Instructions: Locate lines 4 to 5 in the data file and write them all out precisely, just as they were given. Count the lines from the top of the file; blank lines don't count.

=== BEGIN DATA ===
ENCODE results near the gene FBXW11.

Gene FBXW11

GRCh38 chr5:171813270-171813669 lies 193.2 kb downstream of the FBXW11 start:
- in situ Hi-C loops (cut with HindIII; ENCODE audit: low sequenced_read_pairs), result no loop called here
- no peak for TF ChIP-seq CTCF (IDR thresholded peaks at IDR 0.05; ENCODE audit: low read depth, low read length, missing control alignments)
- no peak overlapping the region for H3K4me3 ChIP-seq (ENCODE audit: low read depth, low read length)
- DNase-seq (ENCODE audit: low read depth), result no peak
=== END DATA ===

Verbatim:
- in situ Hi-C loops (cut with HindIII; ENCODE audit: low sequenced_read_pairs), result no loop called here
- no peak for TF ChIP-seq CTCF (IDR thresholded peaks at IDR 0.05; ENCODE audit: low read depth, low read length, missing control alignments)